In another representation of Reason's model, these contributing factors were presented in parallel (see figure 4), accommodating the fact that one or more contributing factors from each category can contribute to the evolution of an incident by aligning in any sequence. In this representation, the cascade of changes by which an incident unfolds could be explicitly represented.17 ,29 Inadequacies in aspects of quality which impinge on safety may be systematically captured as contributing factors, such as external or environmental factors (including availability of resources, transport and so on), organisational factors (such as rosters, protocols) and human factors (factors affecting the behaviour and performance of both individuals and teams). As described below, these inadequacies often relate to aspects of both structure and process. The notion that many contributing factors may be involved, and that there is usually no single root cause, has been emphasised by Vincent.18 ,30

Figure 4

Generic reference model. Adapted from Runciman et al.17

Components of this model also include the details of what had happened for any particular type of incident, the context, the defences breached, any aggravating or mitigating factors, outcomes for both the patient and the system, and any short or long-term actions taken. All of these components of the GRM were populated by cascading hierarchies of concepts arranged intuitively according to the principles of natural mapping. These concepts were identified by analysing thousands of ‘real-world’ incidents.17

Building an operational ontology of patient safety

Thus, what started as a philosophical framework for patient safety progressively evolved towards a computer-based application, underpinning the development of a computer science health informatics ontology for patient safety.31 Progress to date allows the development of automated systems that, for example, prompt reporters to elicit the information necessary for devising corrective strategies and allow storage in a form that allows subsequent retrieval. This is necessary, as those involved in healthcare do not always spontaneously proffer all the information needed to provide the insight necessary for devising these strategies. It also provides a basis for a system which will allow electronic records to be created for aggregation and subsequent analysis and for tracking trends and comparing patterns, both between organisations or disciplines and over time. It allows the complex characteristics of the individually rare but collectively important incidents which make up more than half of the things that go wrong to be determined, by allowing the structured aggregation of information from quite disparate sources.9 ,17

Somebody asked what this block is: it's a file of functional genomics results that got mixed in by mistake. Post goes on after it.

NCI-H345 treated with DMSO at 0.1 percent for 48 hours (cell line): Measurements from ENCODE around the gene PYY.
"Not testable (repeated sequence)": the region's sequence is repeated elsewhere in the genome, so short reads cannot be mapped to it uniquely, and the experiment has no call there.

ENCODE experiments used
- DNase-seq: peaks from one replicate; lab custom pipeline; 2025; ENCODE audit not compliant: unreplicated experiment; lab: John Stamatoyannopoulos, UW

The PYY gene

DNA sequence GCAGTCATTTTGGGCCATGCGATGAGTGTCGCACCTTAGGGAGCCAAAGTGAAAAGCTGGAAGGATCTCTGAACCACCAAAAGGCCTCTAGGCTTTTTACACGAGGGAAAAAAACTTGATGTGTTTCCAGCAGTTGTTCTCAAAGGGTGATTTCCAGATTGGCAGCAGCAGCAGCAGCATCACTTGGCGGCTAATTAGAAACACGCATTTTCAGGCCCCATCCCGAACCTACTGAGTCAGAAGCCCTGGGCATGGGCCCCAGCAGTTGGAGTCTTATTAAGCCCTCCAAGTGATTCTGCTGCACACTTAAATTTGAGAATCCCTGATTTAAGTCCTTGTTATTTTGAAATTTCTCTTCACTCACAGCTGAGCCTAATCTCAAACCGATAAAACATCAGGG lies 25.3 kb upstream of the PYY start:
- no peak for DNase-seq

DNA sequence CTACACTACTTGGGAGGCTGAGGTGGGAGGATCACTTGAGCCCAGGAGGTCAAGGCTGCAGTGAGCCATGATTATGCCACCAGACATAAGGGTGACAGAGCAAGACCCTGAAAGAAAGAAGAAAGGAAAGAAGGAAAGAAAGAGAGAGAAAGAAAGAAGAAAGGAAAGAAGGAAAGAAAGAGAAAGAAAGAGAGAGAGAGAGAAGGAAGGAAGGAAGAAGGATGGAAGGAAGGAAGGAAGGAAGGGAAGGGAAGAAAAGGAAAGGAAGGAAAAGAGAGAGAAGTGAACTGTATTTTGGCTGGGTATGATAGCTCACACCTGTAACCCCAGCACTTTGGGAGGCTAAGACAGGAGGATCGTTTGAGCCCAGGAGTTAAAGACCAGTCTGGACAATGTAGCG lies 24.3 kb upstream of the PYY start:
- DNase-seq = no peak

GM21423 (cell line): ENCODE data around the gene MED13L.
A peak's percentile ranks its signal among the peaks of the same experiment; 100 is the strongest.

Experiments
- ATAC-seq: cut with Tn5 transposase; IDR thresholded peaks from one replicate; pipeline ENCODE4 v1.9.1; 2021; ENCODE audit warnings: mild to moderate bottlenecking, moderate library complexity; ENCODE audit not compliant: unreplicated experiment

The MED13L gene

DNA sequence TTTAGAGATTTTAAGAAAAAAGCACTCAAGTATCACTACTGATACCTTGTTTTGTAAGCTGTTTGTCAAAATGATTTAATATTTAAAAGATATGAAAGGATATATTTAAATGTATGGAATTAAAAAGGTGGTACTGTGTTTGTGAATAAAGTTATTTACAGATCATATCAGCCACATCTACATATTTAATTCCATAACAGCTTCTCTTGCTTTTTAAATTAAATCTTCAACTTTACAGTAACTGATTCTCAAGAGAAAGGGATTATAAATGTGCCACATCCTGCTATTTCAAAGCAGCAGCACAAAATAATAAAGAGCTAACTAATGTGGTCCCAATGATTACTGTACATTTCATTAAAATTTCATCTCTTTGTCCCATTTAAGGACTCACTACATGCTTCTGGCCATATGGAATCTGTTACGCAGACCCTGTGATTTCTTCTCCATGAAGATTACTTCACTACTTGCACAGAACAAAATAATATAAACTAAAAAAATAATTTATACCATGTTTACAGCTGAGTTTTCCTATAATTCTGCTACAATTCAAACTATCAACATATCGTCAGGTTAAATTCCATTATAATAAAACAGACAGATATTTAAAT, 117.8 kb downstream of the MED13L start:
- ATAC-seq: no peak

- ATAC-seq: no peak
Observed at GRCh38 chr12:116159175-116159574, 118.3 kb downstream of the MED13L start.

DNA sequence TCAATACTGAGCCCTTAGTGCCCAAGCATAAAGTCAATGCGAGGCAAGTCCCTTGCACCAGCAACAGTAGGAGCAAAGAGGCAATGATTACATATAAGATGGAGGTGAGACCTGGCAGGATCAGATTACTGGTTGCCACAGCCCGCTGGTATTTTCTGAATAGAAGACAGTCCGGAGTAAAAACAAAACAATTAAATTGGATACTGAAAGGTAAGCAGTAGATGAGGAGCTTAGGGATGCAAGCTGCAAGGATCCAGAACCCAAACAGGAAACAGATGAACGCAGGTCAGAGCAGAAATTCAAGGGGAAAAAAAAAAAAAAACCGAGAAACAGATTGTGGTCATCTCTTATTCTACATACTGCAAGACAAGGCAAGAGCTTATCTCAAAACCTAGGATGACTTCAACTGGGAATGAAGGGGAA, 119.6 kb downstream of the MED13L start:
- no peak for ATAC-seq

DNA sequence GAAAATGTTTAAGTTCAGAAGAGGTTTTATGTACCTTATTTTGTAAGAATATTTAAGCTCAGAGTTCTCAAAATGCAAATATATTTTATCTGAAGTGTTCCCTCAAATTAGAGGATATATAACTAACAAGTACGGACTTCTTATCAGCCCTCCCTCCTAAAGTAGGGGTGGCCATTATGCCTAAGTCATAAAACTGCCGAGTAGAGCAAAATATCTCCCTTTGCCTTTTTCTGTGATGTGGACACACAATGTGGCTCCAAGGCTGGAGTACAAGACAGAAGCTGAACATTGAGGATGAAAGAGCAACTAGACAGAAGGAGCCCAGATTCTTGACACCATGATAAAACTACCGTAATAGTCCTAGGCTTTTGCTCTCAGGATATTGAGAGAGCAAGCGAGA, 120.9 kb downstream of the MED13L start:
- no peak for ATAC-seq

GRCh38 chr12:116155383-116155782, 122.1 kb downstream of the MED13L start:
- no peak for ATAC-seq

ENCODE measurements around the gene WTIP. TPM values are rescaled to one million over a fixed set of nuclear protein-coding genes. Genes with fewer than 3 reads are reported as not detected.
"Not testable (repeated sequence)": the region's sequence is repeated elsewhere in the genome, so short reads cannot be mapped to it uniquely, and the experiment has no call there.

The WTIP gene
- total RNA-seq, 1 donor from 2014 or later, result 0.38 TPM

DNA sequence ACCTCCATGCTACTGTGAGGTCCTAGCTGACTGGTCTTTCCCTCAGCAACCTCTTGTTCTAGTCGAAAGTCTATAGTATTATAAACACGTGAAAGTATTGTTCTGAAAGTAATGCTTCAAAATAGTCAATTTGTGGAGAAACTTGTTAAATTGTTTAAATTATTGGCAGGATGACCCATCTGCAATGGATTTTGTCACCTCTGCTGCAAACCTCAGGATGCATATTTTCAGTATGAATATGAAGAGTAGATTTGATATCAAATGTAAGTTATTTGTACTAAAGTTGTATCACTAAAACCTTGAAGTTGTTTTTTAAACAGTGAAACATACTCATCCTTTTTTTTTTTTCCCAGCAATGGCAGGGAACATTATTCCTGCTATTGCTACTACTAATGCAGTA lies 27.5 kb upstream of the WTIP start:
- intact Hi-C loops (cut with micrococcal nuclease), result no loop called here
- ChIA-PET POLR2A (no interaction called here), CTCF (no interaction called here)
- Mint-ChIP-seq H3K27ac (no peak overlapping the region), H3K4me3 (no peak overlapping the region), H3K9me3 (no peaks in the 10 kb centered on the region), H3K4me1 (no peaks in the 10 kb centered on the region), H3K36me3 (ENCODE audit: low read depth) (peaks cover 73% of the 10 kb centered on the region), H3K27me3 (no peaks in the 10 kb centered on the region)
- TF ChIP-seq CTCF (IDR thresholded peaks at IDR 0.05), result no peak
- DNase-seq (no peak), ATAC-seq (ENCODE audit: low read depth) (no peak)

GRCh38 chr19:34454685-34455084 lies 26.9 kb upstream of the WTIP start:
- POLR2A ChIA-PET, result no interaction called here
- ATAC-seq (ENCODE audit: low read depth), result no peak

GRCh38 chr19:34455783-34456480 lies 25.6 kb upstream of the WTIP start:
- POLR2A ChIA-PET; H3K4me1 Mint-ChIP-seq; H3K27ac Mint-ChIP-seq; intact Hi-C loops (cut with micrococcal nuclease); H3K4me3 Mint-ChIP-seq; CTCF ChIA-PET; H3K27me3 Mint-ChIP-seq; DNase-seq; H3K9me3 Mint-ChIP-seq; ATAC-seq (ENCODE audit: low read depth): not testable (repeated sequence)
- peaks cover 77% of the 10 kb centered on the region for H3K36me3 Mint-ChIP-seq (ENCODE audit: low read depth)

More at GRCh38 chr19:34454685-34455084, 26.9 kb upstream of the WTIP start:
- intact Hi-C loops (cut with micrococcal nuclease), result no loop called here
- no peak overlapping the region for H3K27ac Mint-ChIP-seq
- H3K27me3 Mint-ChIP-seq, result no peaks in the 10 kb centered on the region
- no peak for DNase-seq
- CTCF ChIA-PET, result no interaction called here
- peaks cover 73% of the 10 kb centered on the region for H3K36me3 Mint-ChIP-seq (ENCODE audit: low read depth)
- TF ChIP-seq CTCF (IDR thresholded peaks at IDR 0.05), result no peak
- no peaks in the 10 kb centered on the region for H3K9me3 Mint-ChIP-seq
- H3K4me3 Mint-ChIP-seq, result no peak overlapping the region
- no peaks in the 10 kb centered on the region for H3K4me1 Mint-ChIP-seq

International Classification for Patient Safety

The WHO World Alliance for Patient Safety convened an expert panel to develop a conceptual framework for the International Classification for Patient Safety (ICPS; see figure 5).11–13 based on the previous development of the frameworks outlined above and several other classifications,32–34 together with inputs from a wider consultation.12 The ICPS has evolved over previous conceptual models in that detection and mitigating and ameliorating factors are explicitly represented, and may thus inform actions taken to reduce risk.11 ,13

Figure 5

Conceptual Framework for the International Classification for Patient Safety (reproduced with permission). Adapted from Sherman et al.11 The solid lines enclose the 10 major classes of the ICPS and represent the semantic relationships between them. The dotted lines represent the flow of information.

Donabedian triad and the ICPS

Each action taken to reduce risk and its consequences may be envisaged as comprising some or all of the Donabedian triad outlined in figure 1. Figures 1, 2 may be envisaged as lying at right angles to and constituting the third dimension of the two-dimensional diagrams in figures 4, 5. An example is given in box 1 of how the concepts may be represented if the problem was a breathing circuit disconnection during anaesthesia which led to a paralysed patient suffering hypoxic brain damage.

Box 1

An incident in which brain damage followed the undetected disconnection of the breathing circuit of a paralysed patient under anaesthesia

Details elicited and captured about the incident

  • Contributing factors (staff): anaesthetist distracted by having to resuscitate the patient because of blood loss during the operation

  • Contributing factors (patient): the patient was fully paralysed for good surgical access for surgery involving the head and neck

  • Incident type (equipment problem): circuit disconnection between the endotracheal tube and the breathing circuit

  • Contributing Factor (equipment problem): no capnograph, oximeter or disconnect alarms

  • What happened?: patient breathing circuit disconnected under the drapes when the surgeon moved the patient's head

  • Outcome (patient): patient became acidotic, failed to wake up after the anaesthetic and later satisfied the criteria for brain death; treatment was withdrawn after 3 days in the intensive care unit